Technician inspecting microchip for fabrication materialsWhen designing new microfluidic chips for medical and scientific research applications, there is no shortage of factors to keep in mind for your device, from the initial back-of-the-napkin sketch to the prototyping stage to the final product, and chief among them is your choice of fabrication materials.

When selecting the right material, you need to give careful thought to not only the material’s appropriateness for the tasks your device is expected to handle, but also its cost and manufacturability. If your device requires optical transparency, for example, you need material such as a type of glass or a polymer glass equivalent that offers sufficient clarity and minimizes the distortion and birefringence of light passing through it—but you also must take into careful consideration how easy your choice of material is to manipulate into your desired shapes and tolerances. And if you use this fabrication material, can you afford to manufacture your device at your intended scale and get it into the hands of the researchers who need it most?

Understanding the advantages and applications of various materials for microfluidic chips is the key to designing effective, efficient, and reliable diagnostic tools that support researchers in the scientific and industrial fields your new microfluidic device targets.

In this article, we’ll dive into a few of the most widely used fabrication materials for manufacturers of microfluidic consumables, including glass, silicon, and certain polymers, exploring their advantages, disadvantages, and use cases for research and diagnostic tools to help you make an informed decision for your product designs.

The Role of Silicon in Microfluidic Chips

Silicon was an early fabrication material used for microfluidic chips, often applied as a substrate or an additive material. In the early days of microfluidic chip development, silicon was the foremost choice of material, followed by developments in other inorganic materials such as glass or ceramic.

Silicon’s long history did not end with the development of more advanced glass polymers and thermoplastics. Its high compatibility with microelectronics, due to common manufacturing processes with semiconductor technology, and the precision and resolution of modern silicon fabrication techniques allow for intricate miniaturized features and streamlined microelectronics integration.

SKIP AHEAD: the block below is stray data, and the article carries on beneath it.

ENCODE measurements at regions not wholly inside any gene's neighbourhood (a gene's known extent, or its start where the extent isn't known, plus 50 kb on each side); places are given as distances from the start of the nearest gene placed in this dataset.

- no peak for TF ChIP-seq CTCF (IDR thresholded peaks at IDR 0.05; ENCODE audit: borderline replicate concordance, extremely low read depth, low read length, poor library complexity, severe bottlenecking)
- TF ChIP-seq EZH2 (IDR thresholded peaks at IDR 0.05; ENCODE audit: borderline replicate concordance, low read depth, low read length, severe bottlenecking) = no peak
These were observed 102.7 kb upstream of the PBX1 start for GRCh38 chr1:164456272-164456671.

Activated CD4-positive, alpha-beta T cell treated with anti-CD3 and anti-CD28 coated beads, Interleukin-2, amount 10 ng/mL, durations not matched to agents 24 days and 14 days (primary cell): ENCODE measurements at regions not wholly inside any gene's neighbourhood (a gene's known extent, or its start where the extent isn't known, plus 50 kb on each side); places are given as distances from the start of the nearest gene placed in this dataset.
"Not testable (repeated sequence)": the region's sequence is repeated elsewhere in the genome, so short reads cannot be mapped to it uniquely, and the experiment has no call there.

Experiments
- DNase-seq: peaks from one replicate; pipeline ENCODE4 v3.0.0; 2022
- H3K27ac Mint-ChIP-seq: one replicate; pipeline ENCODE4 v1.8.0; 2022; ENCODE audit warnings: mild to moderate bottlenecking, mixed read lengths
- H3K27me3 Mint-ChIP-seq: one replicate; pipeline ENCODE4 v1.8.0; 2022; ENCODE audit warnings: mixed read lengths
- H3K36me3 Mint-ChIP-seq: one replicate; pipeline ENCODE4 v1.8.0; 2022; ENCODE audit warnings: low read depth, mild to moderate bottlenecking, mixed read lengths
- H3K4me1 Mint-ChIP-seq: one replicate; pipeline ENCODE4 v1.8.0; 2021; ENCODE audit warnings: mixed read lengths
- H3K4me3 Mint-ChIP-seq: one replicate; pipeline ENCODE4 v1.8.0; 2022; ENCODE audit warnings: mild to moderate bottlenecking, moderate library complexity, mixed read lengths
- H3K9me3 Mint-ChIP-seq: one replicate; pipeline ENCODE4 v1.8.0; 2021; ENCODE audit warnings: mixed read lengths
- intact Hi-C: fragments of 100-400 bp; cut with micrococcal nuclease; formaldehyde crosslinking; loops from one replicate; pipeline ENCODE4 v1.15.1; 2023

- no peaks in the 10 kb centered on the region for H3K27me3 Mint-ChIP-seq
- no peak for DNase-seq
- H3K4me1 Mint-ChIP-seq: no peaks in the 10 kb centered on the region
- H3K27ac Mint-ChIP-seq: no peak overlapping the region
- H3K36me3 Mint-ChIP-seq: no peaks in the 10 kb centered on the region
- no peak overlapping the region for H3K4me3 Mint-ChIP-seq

Research Applications

  • DNA analysis and genomics
  • Protein crystallization and cell biology
  • Integrated Lab-On-a-Chip systems with sensors


  • High precision and resolution in fabrication
  • Excellent thermal conductivity, suitable for heated or cooled applications
  • Established fabrication techniques borrowed from the semiconductor industry


  • Expensive material and processing costs
  • Opaque, limiting direct optical detection methods
  • Not inherently biocompatible, requiring surface modifications

Using Glass for Microfluidic Diagnostic Devices

Glass has been a groundbreaking material for modern microfluidic chips as we know them. Well known for its clarity and resistance to high temperatures and aggressive chemicals, glass emerged as a highly desirable material for microfluidic devices during the 1990s, particularly during work on the Human Genome Project, which exposed silicon’s shortcomings for specific areas of research.

Today, glass still finds significant usage as a fabrication material for microfluidic chips, aiding researchers in life sciences, chemistry, and analysis with single-use devices that make visual monitoring and optical detection of cell cultures and chemical reactions easier. However, it cannot be fabricated as easily or in as complex shapes as today’s polymer glass alternatives, since glass cannot be injection molded; rather, like silicon, microfluidic channels have to be etched into its surface.

Research Applications

  • Analytical chemistry (e.g., capillary electrophoresis, chromatography)
  • Cell culture platforms and single-cell analysis
  • High-temperature processes and chemical synthesis


  • Excellent optical transparency for visual monitoring and optical detection
  • Very good chemical and thermal resistance
  • Non-porous surface, reducing the risk of contamination
  • Good biocompatibility


  • Relatively expensive and complex fabrication processes (e.g., etching, bonding)
  • Brittle, making it prone to breakage
  • Difficult to integrate with other materials and electronics

Microfluidic Polymers and Thermoplastics

Today, modern injection molding technology provides a wealth of new manufacturing opportunities to the medical device market as a whole, including microfluidic chips. Advancements in these technologies have brought polymers to the forefront of microfluidic chip design, making it easier and more cost-effective to produce microfluidic chips with extremely intricate features.